I got my A/Z licence in Toronto in 1981, the same year Truck News was born. At the time George Brown College had a truck driving school located in a bunch of portables on Cherry Street, just north of ...
I got my A/Z licence in Toronto in 1981, the same year Truck News was born. At the time George Brown College had a truck driving school located in a bunch of portables on Cherry Street, just north of the ports.
It was a great place to go to school in the summer because we trucker wannabes could take our lunch breaks down at the beach. A friend sailed by in his Hobicat catamaran one Friday afternoon and took me for a cruise around Toronto harbour – this is the life, I figured.
But it wasn’t all fun. We had some intense instructors, Milt Fraser and Stan Bond among them, who took us through the paces, including one exercise which had us jackknifing into side door unloading docks, something that’s rarely seen these days. CP’s Toronto terminal (formerly Smith Transport) was just around the corner on Commissioners Street and Stan had been a driver at Smith for years. He went on to become a great teacher at George Brown. I was grieved to hear Stan passed away a few weeks ago; he’ll be sadly missed.
Air ride seats were scarce. This was the era of bench seats (better for sleeping), and “Armstrong steering” (quite a few of the five tonnes I drove in the late ’70s did not have power steering). One company I worked for had a big steel-boxed V12 GMC gas tractor sitting in the yard – a remnant of a fleet of Kingsway trucks that used to run Toronto-Montreal and burn outrageous amounts of gasoline en route – there were still a lot of gasoline-powered tractors around in those days.
Shippers and manufacturers were slow to mechanize. Most customers expected you to hand bomb freight on and off the trucks. Delivering to a food warehouse like National Grocers meant hours of waiting time. When you finally got in a dock, you were required to stack every box on a skid, wait for a slow-moving Teamster to check it off, and wait again for another one to appear with a lift truck and take the skid away. A smart shipper would include a few cases of product for the dock supervisor and this would speed things up considerably.
When you’re young you think you can do everything, or at least your body has fewer limitations. Nowadays I wouldn’t even think of working 70 hours a week, or consider making a round trip between the Ford plants in Oakville and Cleveland during a fierce blizzard. And I wouldn’t be able to do 25-30 pickups per day, or work 14-16 hours delivering drums of chemicals off the back of a power tailgate.
Commercial driving has gotten much easier – and more comfortable. If the weather is clear and the roads are dry, I set the cruise control, push the buttons on the stereo, and slump back in the seat making sure my lumbar is properly supported. At my finger tips I have a CB radio, a satellite-connected computer, and a cell phone with a television screen that plays video games.
But in 1981, even trucks with air conditioning were extremely uncommon. I didn’t start driving rigs with AC until the late 80s. And the first onboard computers appeared around that time. They were awkward, bulky and inscrutable instruments (Cadec came first followed by the more sophisticated Traxis systems). I hated them and imagined they were bringing a dehumanizing element to the craft. Luddite that I was, I’ve got to admit dragging a magnet across the face of a machine a couple of times – to “realign” the electrons a wee bit.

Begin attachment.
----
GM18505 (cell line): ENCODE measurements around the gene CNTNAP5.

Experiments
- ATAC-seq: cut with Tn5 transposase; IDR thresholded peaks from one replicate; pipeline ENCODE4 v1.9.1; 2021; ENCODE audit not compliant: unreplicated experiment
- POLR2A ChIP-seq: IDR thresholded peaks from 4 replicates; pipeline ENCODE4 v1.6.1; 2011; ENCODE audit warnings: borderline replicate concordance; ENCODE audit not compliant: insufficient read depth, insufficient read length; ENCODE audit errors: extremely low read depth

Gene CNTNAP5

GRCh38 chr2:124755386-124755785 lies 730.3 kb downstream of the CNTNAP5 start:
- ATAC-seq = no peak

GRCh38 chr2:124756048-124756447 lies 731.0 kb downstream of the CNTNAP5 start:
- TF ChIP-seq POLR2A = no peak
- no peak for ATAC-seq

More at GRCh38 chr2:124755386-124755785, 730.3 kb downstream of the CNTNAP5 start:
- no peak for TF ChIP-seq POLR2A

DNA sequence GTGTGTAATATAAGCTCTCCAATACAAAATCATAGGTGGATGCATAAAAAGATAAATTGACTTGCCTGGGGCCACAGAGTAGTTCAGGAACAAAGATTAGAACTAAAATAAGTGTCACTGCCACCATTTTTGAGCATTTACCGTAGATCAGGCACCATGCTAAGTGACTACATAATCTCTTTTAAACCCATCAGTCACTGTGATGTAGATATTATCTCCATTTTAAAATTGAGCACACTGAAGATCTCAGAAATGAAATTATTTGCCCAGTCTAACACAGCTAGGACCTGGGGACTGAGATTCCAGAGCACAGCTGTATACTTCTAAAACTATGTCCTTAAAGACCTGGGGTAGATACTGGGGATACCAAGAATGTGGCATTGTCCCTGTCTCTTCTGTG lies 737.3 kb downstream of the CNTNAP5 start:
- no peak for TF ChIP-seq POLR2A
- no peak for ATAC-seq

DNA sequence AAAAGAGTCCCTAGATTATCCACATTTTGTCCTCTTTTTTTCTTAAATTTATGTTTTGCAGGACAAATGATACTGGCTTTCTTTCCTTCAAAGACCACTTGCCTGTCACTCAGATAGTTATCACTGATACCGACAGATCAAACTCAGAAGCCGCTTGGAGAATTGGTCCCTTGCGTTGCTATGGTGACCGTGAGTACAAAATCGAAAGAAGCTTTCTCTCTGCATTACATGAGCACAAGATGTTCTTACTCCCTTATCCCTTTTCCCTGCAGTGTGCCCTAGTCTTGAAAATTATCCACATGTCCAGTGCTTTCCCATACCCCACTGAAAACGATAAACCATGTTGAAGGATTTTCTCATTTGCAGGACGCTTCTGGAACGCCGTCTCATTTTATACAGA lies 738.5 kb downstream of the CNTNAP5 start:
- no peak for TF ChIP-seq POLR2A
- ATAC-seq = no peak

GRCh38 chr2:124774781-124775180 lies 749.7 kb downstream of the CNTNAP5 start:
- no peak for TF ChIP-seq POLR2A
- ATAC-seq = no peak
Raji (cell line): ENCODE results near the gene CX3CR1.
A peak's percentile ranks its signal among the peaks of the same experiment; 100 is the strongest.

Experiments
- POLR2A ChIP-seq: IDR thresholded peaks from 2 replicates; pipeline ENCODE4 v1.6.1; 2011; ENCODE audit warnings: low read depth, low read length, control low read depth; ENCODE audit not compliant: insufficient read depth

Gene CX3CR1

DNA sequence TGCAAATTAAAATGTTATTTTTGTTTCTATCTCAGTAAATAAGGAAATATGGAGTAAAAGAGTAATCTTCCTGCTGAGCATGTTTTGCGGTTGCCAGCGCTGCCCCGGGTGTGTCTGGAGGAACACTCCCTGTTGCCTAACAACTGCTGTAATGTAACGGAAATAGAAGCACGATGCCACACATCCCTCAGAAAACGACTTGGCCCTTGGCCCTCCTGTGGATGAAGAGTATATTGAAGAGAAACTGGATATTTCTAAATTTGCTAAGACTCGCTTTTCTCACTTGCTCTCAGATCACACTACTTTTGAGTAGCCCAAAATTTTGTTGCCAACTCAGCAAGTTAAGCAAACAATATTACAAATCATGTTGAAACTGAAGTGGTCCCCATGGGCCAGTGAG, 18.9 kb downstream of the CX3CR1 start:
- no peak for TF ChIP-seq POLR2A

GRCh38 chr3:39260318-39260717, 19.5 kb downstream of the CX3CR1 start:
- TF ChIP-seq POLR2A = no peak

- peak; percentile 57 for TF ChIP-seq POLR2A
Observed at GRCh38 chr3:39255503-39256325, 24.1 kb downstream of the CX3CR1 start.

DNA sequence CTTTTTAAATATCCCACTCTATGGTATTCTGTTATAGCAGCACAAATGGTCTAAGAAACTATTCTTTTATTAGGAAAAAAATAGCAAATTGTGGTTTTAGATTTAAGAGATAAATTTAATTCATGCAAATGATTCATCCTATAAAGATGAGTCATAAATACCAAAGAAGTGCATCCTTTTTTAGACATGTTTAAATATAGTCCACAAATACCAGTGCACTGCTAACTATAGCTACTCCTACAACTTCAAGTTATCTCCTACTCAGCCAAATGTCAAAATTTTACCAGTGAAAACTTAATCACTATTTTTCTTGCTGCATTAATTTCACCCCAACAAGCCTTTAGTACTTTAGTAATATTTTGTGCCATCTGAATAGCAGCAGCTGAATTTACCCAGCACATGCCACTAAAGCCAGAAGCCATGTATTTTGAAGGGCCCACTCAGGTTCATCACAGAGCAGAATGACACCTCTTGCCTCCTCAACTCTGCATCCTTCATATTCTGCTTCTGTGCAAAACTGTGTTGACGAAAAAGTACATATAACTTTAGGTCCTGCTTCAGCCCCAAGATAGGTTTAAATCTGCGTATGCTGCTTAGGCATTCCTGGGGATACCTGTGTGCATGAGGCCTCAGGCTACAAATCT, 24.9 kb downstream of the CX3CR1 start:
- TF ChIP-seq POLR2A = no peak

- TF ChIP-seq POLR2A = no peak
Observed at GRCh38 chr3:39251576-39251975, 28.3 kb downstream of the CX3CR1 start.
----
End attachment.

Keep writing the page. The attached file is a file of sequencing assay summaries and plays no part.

Some of the equipment I drove for smaller operators in the bad ol’ days wasn’t very safe. Like the Flying Tigers pilots in China, occasionally we’d cannibalize other trailers and trucks in order to get on the road. Stuff like clearance lights and minor defects weren’t a high priority. The rule was, if you broke down and could Mickey-mouse something to get you back to the yard, you were golden.
Trucks have gotten bigger, more powerful and safer. Breakdowns are unusual, and a trailer with a missing clearance light is an oddity. Components have gotten lighter, stronger and more durable. Tires, especially the retreads, are so much better. And ABS brakes have probably saved a lot of lives in the decade since they were introduced.
Truck drivers have always worked a lot of hours and probably always will. But fatigue is one factor that hasn’t changed. This is no job for the sleepy-headed, or for the tardy or irresponsible. Truckers work until the job is done and then work some more if they have to.
There’s a calling to the road, there really is. If I don’t get to drive for a few days, I really miss it. I even plan my vacations so I can take truck trips with friends. At least for me, there is some measure of salvation, redemption and freedom obtainable in driving a truck. But it has to be re-made constantly. No matter how long the journey, there’s always the next trip, the next adventure. And you never have to worry about leaving anywhere because you’re always on the road to somewhere else.